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    Supreme Court Holds That Bankruptcy Courts Determine Chapter 11 "Insiders"

    Supreme Court Holds That Bankruptcy Courts Determine Chapter 11 "Insiders"

    TL;DR* Summary

    Today, the Supreme Court held that U.S. circuit courts should defer to the bankruptcy court's factual findings about certain challenges related to a creditor’s "insider" relationship with a Chapter 11 debtor; the U.S. Bank v. Village at Lakeridge, 583 U. S. ____ (2018), decision emphasizes the bankruptcy court's autonomy and highlights the importance of lower court scrutiny, especially with regards to a Chapter 11 bankruptcy plan of reorganization.

    Case Facts

    The Village at Lakeridge ("Lakeridge") is a corporation with a single owner, MBP Equity Partners ("MBP"). Lakeridge filed for Chapter 11 bankruptcy with two substantial debts: Lakeridge owed $10M+ to U.S. Bank (the suing party in the lawsuit), and another $2.76M to its parent company MBP. 

    Lakeridge proposed a reorganization plan, but the plan impaired the interests of both creditors (e.g., U.S. Bank and MBP). If a reorganization plan alters the rights that the parties would otherwise have, then at least one affected party has to approve the plan. MBP accepted the plan, but U.S. Bank refused it. Lakeridge couldn't rely on MBP's acceptance alone because - as the parent company of Lakeridge - MBP was an "insider." 

    As the Supreme Court explains, "[C]rucially here, the consent of a creditor who is also an 'insider' of the debtor does not count for that purpose." There are also other types of insiders (besides directors, board members, corporate officers, etc.) that are called "non-statutory" insiders; these are entities who are *an arm's length* away from the debtor. 

    Because U.S. Bank wouldn't accept Lakeridge's plan and because MBP was an insider (and, therefore, couldn't choose to proceed with the plan), Lakeridge decided to impose a so-called "cramdown" option to get the court to approve the plan

    MBP Board Member and Lakeridge officer Kathleen Bartlett offered MBP's $2.76M claim to Robert Babkin, a retired surgeon with whom she was romantically involved, for a mere $5K. Lakeridge claimed that Babkin was a non-insider and therefore could agree to the cramdown plan. U.S. Bank DID NOT agree, citing Bartlett and Babkin's romantic relationship as proof that the transaction was not an arm's length transaction.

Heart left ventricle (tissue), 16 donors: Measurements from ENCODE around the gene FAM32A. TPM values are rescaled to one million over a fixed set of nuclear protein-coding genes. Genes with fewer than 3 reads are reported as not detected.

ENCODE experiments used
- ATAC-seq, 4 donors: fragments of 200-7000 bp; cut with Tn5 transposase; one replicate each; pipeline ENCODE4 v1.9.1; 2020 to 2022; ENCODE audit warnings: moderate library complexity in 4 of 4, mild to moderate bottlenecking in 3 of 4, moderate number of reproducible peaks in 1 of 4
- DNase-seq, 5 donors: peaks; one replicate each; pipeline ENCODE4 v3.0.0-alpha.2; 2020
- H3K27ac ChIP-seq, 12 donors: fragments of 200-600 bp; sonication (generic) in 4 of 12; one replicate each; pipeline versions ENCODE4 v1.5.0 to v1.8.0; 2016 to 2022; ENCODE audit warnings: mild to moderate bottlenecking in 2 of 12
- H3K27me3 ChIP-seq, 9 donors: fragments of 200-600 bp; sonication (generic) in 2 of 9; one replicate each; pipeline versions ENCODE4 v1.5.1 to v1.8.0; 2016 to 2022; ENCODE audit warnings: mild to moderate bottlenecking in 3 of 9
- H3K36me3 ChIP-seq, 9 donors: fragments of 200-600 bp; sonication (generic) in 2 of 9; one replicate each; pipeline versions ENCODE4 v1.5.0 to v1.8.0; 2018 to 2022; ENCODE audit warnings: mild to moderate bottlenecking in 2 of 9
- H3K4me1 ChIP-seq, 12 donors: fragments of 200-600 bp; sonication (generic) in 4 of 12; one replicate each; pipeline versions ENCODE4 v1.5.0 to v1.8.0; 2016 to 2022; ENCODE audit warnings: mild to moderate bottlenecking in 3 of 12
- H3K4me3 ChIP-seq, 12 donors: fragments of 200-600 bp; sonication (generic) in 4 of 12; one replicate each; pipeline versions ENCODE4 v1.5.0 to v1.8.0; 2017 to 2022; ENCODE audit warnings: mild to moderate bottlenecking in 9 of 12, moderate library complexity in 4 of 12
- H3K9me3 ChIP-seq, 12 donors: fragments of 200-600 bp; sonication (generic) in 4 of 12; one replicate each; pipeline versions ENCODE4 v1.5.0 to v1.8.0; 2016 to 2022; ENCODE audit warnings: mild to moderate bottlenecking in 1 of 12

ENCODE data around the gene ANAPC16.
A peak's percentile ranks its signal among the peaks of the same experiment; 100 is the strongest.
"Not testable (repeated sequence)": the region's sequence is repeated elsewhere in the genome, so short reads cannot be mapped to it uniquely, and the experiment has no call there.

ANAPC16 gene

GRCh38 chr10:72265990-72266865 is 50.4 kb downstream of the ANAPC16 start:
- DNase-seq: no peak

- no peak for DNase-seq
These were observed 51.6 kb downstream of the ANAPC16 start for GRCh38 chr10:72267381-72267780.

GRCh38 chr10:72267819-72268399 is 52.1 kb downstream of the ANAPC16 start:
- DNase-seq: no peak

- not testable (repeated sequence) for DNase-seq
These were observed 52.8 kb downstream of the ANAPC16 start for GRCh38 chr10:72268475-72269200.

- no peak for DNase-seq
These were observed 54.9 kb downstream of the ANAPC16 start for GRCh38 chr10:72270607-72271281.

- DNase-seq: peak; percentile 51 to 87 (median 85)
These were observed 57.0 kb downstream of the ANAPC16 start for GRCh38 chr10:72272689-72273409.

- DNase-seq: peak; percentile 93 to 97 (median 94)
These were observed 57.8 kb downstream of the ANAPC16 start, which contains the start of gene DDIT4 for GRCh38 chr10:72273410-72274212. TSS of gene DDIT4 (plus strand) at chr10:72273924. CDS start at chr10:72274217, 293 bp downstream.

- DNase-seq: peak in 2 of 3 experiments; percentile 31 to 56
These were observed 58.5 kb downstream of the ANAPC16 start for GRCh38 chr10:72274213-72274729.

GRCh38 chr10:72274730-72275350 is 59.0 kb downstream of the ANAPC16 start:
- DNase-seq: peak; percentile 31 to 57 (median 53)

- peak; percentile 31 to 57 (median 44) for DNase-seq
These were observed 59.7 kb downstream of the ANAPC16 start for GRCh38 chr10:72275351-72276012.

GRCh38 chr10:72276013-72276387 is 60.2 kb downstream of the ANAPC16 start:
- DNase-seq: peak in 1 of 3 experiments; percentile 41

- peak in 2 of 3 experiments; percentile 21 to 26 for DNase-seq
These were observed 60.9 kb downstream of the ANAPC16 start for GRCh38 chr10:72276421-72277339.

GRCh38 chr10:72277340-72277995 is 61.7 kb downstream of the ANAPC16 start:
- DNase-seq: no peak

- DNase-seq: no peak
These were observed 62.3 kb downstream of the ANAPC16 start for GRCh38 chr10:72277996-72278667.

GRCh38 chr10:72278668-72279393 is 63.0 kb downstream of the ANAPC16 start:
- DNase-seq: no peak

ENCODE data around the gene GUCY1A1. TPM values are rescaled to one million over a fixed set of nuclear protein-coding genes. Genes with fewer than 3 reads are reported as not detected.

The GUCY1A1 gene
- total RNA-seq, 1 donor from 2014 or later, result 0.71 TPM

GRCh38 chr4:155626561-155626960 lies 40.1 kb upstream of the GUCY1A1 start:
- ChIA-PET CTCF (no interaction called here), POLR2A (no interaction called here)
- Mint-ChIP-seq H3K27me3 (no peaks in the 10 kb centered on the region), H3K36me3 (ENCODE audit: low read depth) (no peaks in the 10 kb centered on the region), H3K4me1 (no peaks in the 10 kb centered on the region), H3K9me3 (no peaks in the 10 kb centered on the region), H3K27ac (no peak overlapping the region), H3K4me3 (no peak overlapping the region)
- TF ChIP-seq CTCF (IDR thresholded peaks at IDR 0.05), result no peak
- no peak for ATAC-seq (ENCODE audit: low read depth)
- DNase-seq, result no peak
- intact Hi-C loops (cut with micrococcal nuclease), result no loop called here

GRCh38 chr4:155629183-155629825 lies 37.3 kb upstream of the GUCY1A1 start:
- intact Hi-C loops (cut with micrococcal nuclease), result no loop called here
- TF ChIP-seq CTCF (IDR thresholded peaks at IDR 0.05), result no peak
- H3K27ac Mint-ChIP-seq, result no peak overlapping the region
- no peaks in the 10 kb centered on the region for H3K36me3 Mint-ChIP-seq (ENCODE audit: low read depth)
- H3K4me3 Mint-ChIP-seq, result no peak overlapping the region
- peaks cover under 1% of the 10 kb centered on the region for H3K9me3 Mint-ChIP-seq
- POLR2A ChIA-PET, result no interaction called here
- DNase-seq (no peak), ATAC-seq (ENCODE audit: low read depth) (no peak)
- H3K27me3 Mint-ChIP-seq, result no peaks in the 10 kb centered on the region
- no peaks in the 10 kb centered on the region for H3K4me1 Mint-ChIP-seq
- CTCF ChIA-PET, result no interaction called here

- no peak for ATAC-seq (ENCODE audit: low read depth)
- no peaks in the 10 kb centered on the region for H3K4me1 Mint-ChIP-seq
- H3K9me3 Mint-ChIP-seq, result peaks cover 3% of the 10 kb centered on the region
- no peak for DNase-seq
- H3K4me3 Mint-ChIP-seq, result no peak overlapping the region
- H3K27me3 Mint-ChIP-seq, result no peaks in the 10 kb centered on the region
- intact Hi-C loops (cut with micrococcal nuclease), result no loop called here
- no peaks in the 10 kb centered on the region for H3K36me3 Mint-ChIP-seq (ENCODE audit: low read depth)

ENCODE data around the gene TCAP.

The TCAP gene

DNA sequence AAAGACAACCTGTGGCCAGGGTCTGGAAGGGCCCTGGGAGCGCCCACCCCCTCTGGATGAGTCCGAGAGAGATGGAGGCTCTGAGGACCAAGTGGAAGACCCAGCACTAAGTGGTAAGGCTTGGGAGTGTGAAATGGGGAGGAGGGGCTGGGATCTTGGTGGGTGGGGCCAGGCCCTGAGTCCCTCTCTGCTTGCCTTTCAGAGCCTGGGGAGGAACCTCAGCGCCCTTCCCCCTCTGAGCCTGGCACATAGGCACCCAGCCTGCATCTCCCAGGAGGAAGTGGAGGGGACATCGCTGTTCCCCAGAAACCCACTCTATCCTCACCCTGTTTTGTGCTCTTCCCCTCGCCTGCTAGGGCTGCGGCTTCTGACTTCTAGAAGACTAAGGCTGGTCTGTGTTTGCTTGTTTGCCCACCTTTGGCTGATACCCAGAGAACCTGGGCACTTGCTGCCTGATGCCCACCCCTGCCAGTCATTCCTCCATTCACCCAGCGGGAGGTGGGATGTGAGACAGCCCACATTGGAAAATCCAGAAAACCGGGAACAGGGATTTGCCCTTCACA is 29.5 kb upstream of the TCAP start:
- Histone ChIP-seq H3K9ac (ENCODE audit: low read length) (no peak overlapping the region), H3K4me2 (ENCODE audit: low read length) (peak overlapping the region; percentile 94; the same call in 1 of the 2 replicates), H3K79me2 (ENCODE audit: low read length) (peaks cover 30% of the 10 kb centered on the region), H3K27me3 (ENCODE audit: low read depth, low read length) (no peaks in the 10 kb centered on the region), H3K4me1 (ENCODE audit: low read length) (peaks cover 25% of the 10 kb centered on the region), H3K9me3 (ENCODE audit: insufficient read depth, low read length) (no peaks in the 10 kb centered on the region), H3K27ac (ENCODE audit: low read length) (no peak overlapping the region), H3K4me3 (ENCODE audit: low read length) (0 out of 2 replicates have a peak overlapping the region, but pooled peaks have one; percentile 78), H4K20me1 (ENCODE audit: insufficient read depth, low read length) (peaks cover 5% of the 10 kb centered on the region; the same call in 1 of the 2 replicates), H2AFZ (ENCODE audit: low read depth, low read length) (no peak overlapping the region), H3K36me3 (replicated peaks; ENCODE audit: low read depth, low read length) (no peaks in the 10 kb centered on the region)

The Bankruptcy Court shot down U. S. Bank’s argument (e.g., Babkin qualifies as a non-statutory insider and can therefore agree to Lakeridge's reorganization plan), and the Ninth Circuit affirmed the lower court's decision.

    So, if the U.S. Circuit Court upheld the lower court's decision, what is the issue here?

    Basically, U.S. Bank wanted the federal court to use a different standard to review the Bankruptcy Court's determination about whether a transaction is conducted at an arm's length - i.e., is the debtor a non-statutory insider for purposes of approving Lakeridge's reorganization plan.

    If you want to understand the different standards of review, you can read the Supreme Court's full opinion here. But, for our intents and purposes, all you need to know is that the Bankruptcy Court gets to make decisions about "insiders" based on the facts at bar. On appeal, the U.S. federal courts are only going to reverse decisions IF the lower court made a clear error in its findings of fact.

    The Court explains that as long as "the Bankruptcy Court’s findings of fact satisfy the legal test chosen for conferring non-statutory insider status," then the appellate court should not review the basic facts of the case. The Court continues, "Here, the Bankruptcy Court confronted the question whether the basic facts it had discovered (concerning Rabkin’s relationships, motivations, etc.) were sufficient to make Rabkin a non-statutory insider."

    In other words: "Given all the basic facts found, was Rabkin’s purchase of MBP’s claim conducted as if the two were strangers to each other?" The Supreme Court expounds that this inquiry belongs in the court presiding over the presentation of evidence - a.k.a. the Bankruptcy Court.  

    So what does this mean for your community financial institution?

    If you're a creditor who needs to approve a reorganization plan, you need to understand that the Bankruptcy Court's factual determination about who qualifies as an "insider" is going to be uphold on review (UNLESS there is a clear error of fact... a very hard threshold to trigger review). 

    *TL;DR is an acronym that means "Too Long; Didn't Read." Send it to your S.O. next time you receive a novela via text - it'll drastically improve any situation. 

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